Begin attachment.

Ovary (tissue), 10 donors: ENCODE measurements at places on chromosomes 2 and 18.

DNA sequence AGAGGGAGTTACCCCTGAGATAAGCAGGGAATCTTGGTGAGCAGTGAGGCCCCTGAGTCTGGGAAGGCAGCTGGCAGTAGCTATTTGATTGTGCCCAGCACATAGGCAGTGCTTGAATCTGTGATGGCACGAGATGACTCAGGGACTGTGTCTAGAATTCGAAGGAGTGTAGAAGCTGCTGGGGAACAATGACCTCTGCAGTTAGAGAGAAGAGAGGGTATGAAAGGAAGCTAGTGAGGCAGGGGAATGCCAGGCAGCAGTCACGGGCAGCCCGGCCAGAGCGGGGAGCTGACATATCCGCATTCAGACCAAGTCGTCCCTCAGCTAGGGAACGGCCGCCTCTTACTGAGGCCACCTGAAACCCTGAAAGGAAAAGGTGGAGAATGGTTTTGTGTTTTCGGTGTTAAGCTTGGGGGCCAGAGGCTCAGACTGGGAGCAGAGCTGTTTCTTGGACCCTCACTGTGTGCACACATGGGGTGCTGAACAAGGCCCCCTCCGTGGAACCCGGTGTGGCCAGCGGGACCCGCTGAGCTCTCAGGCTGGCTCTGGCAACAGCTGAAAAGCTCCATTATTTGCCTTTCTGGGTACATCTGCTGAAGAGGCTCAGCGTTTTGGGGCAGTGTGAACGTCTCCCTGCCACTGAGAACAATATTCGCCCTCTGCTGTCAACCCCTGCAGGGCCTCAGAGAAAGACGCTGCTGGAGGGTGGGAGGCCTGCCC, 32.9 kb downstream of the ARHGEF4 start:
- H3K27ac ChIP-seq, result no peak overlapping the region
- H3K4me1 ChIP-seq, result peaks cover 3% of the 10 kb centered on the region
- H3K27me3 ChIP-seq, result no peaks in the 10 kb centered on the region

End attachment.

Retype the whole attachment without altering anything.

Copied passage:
Ovary (tissue), 10 donors: ENCODE measurements at places on chromosomes 2 and 18.

DNA sequence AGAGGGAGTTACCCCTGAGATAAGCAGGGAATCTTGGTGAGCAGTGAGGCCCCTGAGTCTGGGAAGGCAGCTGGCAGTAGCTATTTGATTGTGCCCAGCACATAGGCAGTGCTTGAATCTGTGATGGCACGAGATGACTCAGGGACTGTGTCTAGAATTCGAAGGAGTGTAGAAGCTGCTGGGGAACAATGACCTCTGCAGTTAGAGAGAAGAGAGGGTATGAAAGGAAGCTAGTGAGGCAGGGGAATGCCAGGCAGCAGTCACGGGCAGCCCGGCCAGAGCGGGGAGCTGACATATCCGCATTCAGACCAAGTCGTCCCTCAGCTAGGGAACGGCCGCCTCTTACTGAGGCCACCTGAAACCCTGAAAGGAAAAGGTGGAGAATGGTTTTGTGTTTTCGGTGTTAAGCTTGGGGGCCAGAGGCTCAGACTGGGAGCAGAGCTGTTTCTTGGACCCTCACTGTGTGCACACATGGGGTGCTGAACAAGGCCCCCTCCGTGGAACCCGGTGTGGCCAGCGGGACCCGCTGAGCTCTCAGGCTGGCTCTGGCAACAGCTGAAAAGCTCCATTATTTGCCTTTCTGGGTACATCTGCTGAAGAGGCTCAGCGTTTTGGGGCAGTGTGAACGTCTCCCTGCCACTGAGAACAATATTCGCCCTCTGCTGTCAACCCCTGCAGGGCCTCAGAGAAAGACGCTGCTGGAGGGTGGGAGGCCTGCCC, 32.9 kb downstream of the ARHGEF4 start:
- H3K27ac ChIP-seq, result no peak overlapping the region
- H3K4me1 ChIP-seq, result peaks cover 3% of the 10 kb centered on the region
- H3K27me3 ChIP-seq, result no peaks in the 10 kb centered on the region